A coronary angiogram is an invasive test to assess the arteries supplying the heart.
A coronary angiogram (or left heart catheter) is a test performed to look for coronary artery disease.
It is performed in a cardiac catheterisation laboratory by your cardiologist with a team of nurses, cardiac physiologists and radiographers to assist. Local anaesthetic is injected either into the groin or wrist and a tube is then placed into either the femoral artery (groin) or radial artery (wrist). There are pros and cons to each method which can be discussed with your cardiologist. Through this sheath small thin tubes (called catheters) are passed over wires up into the main blood vessel out of the heart (the aorta) and then into the coronary arteries. Once in the coronary arteries, dye (radio-opaque contrast) is injected and x-rays are taken enabling the cardiologist to see the coronary arteries.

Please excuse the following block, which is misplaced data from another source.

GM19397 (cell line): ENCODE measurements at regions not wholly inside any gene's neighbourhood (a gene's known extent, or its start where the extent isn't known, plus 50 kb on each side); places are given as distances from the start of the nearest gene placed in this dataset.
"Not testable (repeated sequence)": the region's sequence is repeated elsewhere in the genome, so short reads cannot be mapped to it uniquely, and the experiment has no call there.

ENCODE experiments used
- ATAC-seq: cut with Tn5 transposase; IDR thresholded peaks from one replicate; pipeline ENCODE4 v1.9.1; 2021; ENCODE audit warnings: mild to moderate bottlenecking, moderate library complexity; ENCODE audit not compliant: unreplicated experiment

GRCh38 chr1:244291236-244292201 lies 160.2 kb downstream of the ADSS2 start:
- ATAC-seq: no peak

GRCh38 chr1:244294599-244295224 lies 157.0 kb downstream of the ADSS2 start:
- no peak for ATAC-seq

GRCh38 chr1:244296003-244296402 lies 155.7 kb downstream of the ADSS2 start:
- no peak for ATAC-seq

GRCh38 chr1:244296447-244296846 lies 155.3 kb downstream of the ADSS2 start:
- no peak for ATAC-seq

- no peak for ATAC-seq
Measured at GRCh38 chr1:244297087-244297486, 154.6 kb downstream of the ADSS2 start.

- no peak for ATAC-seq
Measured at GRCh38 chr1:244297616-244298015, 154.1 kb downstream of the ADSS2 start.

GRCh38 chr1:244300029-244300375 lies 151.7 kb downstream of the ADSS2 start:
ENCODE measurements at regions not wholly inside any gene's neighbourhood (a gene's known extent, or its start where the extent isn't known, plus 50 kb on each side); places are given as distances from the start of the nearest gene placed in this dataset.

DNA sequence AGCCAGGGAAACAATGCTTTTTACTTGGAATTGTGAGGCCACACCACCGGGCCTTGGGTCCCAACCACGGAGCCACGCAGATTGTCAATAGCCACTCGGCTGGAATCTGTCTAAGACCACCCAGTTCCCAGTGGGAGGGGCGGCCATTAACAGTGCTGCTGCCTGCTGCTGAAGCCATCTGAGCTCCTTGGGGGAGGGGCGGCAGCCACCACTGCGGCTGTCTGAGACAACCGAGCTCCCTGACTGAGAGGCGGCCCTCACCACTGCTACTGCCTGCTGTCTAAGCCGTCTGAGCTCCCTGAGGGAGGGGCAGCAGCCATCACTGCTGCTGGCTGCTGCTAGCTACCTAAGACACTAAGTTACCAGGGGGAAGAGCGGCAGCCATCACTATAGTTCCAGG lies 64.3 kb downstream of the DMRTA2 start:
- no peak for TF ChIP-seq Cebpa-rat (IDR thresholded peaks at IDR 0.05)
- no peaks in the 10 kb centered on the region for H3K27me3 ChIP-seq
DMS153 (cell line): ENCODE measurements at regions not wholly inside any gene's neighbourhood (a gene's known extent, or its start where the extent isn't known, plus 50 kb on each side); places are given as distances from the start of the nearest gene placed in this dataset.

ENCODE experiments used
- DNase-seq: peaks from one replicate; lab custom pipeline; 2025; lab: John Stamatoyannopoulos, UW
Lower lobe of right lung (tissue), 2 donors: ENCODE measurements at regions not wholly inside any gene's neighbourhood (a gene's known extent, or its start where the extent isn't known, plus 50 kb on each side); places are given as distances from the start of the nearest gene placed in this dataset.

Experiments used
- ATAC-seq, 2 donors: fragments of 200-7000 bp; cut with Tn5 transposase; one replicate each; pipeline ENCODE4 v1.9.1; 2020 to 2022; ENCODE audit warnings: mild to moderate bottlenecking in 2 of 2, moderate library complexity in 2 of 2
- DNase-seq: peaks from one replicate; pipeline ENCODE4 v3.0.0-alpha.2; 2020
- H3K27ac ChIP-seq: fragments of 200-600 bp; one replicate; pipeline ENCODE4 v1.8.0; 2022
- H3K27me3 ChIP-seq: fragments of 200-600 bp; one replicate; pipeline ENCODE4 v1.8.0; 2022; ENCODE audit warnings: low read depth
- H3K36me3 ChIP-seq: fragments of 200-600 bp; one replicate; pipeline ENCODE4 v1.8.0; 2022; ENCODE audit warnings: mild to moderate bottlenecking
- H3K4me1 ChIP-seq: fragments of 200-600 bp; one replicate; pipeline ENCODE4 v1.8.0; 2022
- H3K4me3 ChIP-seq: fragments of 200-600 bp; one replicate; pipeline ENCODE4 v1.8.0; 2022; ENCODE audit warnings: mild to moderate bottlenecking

This is a very safe test but like all invasive procedures there are small risks of complications which your cardiologist will discuss with you before the procedure.